Figure 14: The principal elements of the biodiversity strategy for North East Cambridge
At a national and local level, biodiversity is a priority and recent national legislation has set out that new development must achieve a minimum 10% 'net gain'. While the Area Action Plan area has no nationally or internationally designated biodiversity sites, it is close to a number of designated areas and there is also a locally designated Wildlife Site on Cowley Road. Development at North East Cambridge should protect and substantially enhance the network of green and blue habitats across the site itself and the wider area, including Chesterton Fen and Milton Country Park.
This policy sets out how new development will achieve biodiversity net gain and measurably improve the biodiversity network across the wider area.
- You told us that biodiversity and green infrastructure should be a key priority for the Area Action Plan. You commented there should be protection for the existing biodiversity assets within the site, such as the First Public Drain, mature trees and Cowley Road Hedgerow, which is a City Wildlife Site. You commented that new biodiversity measures should form part of a network which connects both across the site and into the wider area, including Milton Country Park and the River Cam corridor.
- It was widely commented that biodiversity net gain should be achieved on the site, with some suggesting that the site should deliver in excess of the nationally recognised standard of 10% net gain. In terms of how this could be delivered, there were a range of views from bat and swift boxes to urban woodlands. You also told us that if biodiversity net gain could not be achieved on-site then off-site contributions should be sought in areas adjacent to North East Cambridge.
- Several comments suggested that the site should include the River Cam corridor and Chesterton Fen to support links to the river and wildlife and ecological enhancement. This included the suggestion for a Riverside Country Park.
- Broadly, there was support for a range of green spaces within the site as well as better connectivity to Milton Country Park for both biodiversity network enhancement and the well-being of people living and working in North East Cambridge.
- You also told us that more information about the types of species and habitats currently on-site is needed to have a better understanding of the existing situation and best plan for biodiversity conservation and enhancement, at both a local and strategic level.
How your comments and options have been taken into account
- The preferred approach sets out a site-specific biodiversity mitigation hierarchy and how the site should deliver a minimum of 10% net gain in biodiversity value. Whilst there were some comments stating that the Councils' should be seeking a greater biodiversity net gain percentage, the policy has been prepared to ensure that an appropriate balance can be achieved between meeting national biodiversity requirements, working towards the Councils' commitments in tackling biodiversity and ecological emergencies and the challenges of exceeding this within a higher density context.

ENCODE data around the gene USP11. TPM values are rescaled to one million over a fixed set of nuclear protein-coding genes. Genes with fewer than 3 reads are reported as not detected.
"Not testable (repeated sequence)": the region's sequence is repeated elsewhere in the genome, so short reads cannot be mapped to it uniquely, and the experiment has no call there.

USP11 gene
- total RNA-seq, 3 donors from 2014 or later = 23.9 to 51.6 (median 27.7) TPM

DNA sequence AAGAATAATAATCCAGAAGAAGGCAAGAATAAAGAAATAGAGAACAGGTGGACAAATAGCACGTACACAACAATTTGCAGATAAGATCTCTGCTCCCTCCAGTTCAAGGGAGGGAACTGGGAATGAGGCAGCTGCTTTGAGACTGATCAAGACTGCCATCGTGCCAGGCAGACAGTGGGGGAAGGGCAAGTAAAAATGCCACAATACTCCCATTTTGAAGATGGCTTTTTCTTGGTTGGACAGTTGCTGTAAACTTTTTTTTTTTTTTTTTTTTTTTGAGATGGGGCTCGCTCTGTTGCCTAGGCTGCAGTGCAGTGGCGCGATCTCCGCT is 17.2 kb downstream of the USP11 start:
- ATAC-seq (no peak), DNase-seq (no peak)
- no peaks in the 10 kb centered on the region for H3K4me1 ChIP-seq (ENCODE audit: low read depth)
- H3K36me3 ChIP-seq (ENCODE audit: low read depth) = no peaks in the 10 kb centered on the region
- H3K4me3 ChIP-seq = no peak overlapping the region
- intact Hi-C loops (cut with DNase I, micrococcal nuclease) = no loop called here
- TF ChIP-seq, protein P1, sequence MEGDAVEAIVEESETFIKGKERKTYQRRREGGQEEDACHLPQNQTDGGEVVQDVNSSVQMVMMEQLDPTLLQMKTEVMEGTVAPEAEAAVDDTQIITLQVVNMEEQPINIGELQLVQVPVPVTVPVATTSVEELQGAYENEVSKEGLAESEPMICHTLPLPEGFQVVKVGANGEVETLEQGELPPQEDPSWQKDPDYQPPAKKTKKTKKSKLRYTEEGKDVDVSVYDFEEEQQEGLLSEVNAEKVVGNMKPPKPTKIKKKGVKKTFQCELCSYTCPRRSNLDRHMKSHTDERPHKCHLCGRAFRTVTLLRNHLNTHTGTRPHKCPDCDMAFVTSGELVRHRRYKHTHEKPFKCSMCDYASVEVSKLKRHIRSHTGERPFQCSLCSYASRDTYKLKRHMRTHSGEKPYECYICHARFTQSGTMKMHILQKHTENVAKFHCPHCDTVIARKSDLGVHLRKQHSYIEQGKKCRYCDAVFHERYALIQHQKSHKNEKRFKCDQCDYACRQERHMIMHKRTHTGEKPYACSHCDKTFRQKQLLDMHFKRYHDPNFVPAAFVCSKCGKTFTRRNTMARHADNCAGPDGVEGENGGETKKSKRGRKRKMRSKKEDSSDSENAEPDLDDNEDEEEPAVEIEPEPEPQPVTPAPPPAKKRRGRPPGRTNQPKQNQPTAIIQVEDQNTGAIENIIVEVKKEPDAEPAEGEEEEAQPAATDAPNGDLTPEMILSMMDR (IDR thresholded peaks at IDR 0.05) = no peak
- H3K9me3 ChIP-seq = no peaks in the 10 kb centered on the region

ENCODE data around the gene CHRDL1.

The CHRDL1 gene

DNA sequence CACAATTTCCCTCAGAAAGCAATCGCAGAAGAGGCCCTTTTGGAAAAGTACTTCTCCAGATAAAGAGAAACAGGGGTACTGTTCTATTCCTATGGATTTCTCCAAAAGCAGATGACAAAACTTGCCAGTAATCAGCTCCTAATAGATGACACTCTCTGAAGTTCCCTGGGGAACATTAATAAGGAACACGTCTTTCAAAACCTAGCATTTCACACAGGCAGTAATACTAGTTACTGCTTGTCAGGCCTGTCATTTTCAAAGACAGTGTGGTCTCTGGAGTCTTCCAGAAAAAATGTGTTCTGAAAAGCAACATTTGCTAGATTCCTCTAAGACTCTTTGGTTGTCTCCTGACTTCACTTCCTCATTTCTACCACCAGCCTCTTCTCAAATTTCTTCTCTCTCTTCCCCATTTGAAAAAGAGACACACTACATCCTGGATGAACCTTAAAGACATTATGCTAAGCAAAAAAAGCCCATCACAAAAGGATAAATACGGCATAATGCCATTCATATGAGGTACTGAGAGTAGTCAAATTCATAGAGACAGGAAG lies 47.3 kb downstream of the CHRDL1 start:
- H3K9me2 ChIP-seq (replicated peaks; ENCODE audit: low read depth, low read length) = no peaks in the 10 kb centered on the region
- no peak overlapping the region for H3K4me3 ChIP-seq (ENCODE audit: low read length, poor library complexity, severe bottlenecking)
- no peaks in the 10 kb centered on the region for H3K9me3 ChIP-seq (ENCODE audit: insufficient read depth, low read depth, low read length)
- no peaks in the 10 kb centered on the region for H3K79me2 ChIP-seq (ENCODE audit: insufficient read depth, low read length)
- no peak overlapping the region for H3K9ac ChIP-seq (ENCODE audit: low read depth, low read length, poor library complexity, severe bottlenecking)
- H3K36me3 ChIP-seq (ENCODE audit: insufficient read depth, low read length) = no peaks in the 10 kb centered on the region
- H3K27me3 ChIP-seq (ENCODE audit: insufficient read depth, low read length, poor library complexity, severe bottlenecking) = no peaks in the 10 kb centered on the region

- The policy sets out the biodiversity assets of the area that should be protected as part of development proposals coming forward.
- In line with comments received, the Councils are proposing a sequential approach to mitigating adverse impacts on biodiversity resources. This should be achieved on-site in the first instance and then in areas adjacent to North East Cambridge, such as Milton Country Park and Chesterton Fen, before considering wider mitigation measures across the city and further afield. This is a consistent approach with the existing local plan policy, but has been prepared to reflect the specific requirements related to the Area Action Plan.
- Whilst the boundary of the Area Action Plan area has been amended to reflect some of the consultation responses on this issue, the Area Action Plan does not include the land between the railway line and the River Cam (Fen Road) or Milton Country Park. Instead the Area Action Plan seeks to improve pedestrian and cycling connectivity into this area via a new underpass to Milton Country Park and a bridge over the railway line. The new bridge into the area known as Chesterton Fen will provide off-site amenity and biodiversity improvements towards the north of Fen Road. Whilst much of the rest of the open land along Fen Road is in private ownership, the Councils would support the future use of these fields for off-site amenity and biodiversity improvements.
- In response to the comments highlighting a lack of evidence on the existing biodiversity within the Area Action Plan area, the Councils have undertaken a site wide ecology study (2020), which has informed the preparation of this policy. In addition, this policy also sets out a requirement for future development proposals to be informed by an up to date ecological assessment of individual sites. This will identify the existing biodiversity assets within a specific site and any mitigation measures which will need to be introduced both during and post construction.
Policy 5: Biodiversity and Net Gain
Development proposals will be required to deliver a minimum of 10% net gain in biodiversity value and shall follow the mitigation hierarchy. This will be achieved through:
- The provision of measurable improvements in the size, quality, diversity and relationship of the site's habitats, to deliver a coherent and high-quality ecological network as part of the wider green infrastructure network, landscape character and place making;
- The protection, enhancement and recovery of the most valuable existing habitats and species, and the creation of new complimentary habitats where possible;
- Increasing opportunities for the movement and dispersal of species across the city and into Milton Country Park and wider Fen landscape;
- Delivering coordinated habitat and water quality improvements to the First Public Drain, Milton Country Park and Chesterton Fen;
- Securing appropriate habitat management and monitoring plans are implemented to restore existing habitats and establish and retain new features, through a S106 agreement; and